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Can acid mine drainage form acid rain?

Since normal acid rain is formed via combustion of fossil fuels, the sulphur dioxide and nitrogen dioxide are all in the gas phase, whereas in acid mines the sulphuric acid is in solution.

Here's the reaction for acid rock drainage if it helps:

$$\ce{FeS2 + 3.75 O2 + 0.5 H2O → Fe^3+ + 2 SO4^2- + H+}$$

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I don't think acid rain formation from liquid acid mine drainage is very likely. The reason is that in acid rock drainage (a.k.a. acid mine drainage or AMD), the acidity is caused by sulfuric acid. Sulfuric acid, $\ce{H2SO4}$ is much less volatile than water. It simply won't appreciably evaporate from bulk liquids at normal conditions on the Earth.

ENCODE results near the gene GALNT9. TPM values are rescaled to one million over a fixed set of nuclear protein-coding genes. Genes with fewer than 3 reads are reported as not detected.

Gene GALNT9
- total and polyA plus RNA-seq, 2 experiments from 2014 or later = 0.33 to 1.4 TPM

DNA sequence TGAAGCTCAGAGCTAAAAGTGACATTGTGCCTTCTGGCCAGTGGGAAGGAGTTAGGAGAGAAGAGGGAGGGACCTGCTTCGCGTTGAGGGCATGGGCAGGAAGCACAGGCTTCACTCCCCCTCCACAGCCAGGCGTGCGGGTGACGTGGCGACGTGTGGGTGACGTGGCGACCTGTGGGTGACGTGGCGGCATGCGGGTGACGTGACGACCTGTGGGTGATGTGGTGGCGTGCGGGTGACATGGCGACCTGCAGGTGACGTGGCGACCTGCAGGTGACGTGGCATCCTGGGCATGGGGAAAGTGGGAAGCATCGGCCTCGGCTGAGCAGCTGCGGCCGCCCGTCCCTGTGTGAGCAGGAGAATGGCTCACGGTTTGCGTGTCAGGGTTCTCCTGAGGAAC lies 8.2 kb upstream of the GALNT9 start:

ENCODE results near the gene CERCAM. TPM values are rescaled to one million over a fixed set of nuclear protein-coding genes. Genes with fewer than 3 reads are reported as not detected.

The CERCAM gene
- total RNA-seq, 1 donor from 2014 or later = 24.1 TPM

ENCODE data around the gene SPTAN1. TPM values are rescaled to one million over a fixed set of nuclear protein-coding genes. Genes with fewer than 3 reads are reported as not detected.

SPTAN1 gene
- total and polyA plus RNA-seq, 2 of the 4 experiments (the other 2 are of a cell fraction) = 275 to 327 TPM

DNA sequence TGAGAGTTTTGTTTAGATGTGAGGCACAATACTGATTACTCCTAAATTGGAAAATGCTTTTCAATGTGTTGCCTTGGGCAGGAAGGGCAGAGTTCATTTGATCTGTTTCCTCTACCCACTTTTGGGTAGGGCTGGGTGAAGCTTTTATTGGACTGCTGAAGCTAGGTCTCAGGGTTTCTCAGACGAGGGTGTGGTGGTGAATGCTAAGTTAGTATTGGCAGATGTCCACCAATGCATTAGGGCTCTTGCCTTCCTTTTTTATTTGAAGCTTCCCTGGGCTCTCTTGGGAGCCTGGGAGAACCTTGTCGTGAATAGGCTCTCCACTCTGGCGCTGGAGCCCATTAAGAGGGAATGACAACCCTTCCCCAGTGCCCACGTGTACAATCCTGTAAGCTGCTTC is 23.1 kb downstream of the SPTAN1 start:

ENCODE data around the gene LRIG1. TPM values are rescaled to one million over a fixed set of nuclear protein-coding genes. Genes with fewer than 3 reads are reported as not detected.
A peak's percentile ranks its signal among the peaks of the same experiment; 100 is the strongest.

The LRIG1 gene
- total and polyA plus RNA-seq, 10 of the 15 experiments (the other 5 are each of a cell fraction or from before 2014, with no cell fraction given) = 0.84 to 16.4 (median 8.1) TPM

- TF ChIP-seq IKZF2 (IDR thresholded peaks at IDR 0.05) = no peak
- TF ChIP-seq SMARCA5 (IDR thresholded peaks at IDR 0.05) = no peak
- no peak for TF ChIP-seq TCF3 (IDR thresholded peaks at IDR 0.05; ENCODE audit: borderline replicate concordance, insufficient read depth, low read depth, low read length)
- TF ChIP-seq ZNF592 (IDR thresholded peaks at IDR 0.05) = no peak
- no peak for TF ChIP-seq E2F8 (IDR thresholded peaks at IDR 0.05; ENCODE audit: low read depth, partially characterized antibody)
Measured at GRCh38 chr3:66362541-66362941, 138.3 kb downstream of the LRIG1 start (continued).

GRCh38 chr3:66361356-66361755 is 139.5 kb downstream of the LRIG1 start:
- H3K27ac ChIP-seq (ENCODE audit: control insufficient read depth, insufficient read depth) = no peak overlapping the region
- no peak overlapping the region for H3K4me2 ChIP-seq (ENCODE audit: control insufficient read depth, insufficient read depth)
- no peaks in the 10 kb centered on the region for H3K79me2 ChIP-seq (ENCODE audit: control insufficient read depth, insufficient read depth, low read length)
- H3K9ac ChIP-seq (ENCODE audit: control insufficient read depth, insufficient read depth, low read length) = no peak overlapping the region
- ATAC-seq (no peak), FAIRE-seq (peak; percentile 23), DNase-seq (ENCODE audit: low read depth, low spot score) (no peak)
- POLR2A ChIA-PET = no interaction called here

There is one condition where acid mine drainage could possibly contribute to the formation of acid rain: if there were lots of aerosols formed from acid mine drainage waters. If there were an AMD-laden stream or creek that flowed over a waterfall or was otherwise agitated enough to form very small droplets and splashes, some sulfuric acid might travel to the atmosphere in the small aerosol droplets. That could contribute to acid rain, although a more likely effect would be a much more local (tens to hundreds of feet) acidification of the environment.

However, even then, I suspect that sulfur from coal combustion would be the dominant source of airborne sulfuric acid in most regions. In the United States, coal consumption is roughly one gigaton per year, leading to about 20 megatons of sulfur emissions to the atmosphere.

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